Miami-Dade free transit Wi-Fi initiative falls apart
Written by Sara Marino on February 6, 2018
A year-old Miami-Dade initiative that had promised free transit Wi-Fi, hundreds of Wi-Fi-enabled kiosks and security cameras throughout the county has fallen apart.
The contract with CIVIQ Smartscapes LLC has terminated because the county couldn’t provide enough locations in which the company would install Wi-Fi kiosks.
“They sent me on Jan. 10 a notice of termination letter, on the fact that… we were supposed to be at the first 150 locations, and we were unable to do that,” said Angel Petisco, director of Miami-Dade’s Information Technology Department. “Subsequent to that, I sent them a letter acknowledging their termination request and the contract has fallen through at this point.”
The contract spelled out minimum and maximum numbers of devices to be produced, set timelines for when devices were to be released, and said that after a specific period if the parties couldn’t agree on locations, either could terminate the contract. Under this clause, CIVIQ Smartscapes was able to terminate without penalties.
Previously, the county had struck a deal for the company to install 150 to 300 touch-screen kiosks at no cost to the county. The company had also agreed to provide Wi-Fi on every Metrobus, Metrorail and Metromover, which totaled 1,099 devices, as well as install 51 kiosk-like devices that would keep riders up to date on arrivals and departures at certain stations. CIVIQ Smartscapes didn’t respond to multiple phone calls.
The county is now considering requesting proposals to see if other companies are interested in a deal similar to the original plan with CIVIQ Smartscapes.
“We’re evaluating that and seeing when we can put together a plan,” Mr. Petisco said. “At the moment, what we’re doing is we’re evaluating the original agreement and we’re putting together a shell of a request for a proposal,” looking for something as close to the original deal as possible.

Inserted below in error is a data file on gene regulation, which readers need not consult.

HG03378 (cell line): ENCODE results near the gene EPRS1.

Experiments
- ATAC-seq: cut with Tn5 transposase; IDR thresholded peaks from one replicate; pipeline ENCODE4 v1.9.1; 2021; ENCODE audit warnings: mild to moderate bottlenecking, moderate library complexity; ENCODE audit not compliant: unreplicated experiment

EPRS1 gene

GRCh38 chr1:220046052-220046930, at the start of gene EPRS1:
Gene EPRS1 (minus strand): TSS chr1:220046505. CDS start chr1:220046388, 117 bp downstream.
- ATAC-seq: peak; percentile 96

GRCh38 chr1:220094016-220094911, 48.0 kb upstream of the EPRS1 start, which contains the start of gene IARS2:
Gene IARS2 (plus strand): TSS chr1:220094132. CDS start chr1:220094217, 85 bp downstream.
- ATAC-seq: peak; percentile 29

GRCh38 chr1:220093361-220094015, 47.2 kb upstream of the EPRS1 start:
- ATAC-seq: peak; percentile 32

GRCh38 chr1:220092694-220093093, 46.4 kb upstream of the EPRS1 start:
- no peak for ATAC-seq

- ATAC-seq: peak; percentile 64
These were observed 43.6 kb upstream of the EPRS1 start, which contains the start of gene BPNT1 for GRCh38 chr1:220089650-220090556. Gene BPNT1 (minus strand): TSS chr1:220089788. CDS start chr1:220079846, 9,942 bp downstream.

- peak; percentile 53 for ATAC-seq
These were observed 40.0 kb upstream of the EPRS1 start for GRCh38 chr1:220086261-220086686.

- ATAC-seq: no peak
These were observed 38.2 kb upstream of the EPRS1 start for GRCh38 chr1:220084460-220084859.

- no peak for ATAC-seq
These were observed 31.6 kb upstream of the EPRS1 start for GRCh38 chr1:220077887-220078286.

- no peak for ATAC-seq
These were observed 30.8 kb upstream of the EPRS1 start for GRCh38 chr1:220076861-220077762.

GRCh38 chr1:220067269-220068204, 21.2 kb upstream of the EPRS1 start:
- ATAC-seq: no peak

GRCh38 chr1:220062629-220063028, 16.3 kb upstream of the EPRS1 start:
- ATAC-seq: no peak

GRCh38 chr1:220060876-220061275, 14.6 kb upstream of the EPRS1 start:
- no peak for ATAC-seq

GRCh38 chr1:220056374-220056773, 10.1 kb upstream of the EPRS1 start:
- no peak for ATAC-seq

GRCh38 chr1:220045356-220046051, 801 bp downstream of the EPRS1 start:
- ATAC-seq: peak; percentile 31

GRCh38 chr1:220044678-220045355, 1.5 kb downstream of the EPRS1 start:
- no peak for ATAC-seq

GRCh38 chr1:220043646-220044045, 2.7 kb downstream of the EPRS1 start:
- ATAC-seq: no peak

“We do want to make sure that we have the Wi-Fi connectivity, that we have the kiosks and that we have everything we intended to do with this first go-around,” he said. “We want to try and keep everything as whole as possible.”
The county hopes to have a proposal finished by the end of March, he said.
“At that point we would start looking to put it on the county agenda,” he said. “If things go the way they should time-wise, I would say somewhere around June we should have something in front of the board [of county commissioners] requesting solicitation for companies to respond to this.”
Mr. Petisco said the county still believes free transit Wi-Fi and the kiosks are important. “I think the original idea was it’s an excellent information source, not only for residents but also for visitors. It was also going to continue on the digital divide, so more folks would have access to the internet.”
Along with the kiosks as a source of day-to-day information, Mr. Petisco said the county had planned to use the network to update the public during hurricanes and to help the public through the use of security cameras in the kiosks.
“For example, if we had an Amber Alert or a Silver Alert, through those cameras we could help analytics find those people,” he said. “It still remains as a really good thing to do and we’ll give it another try.”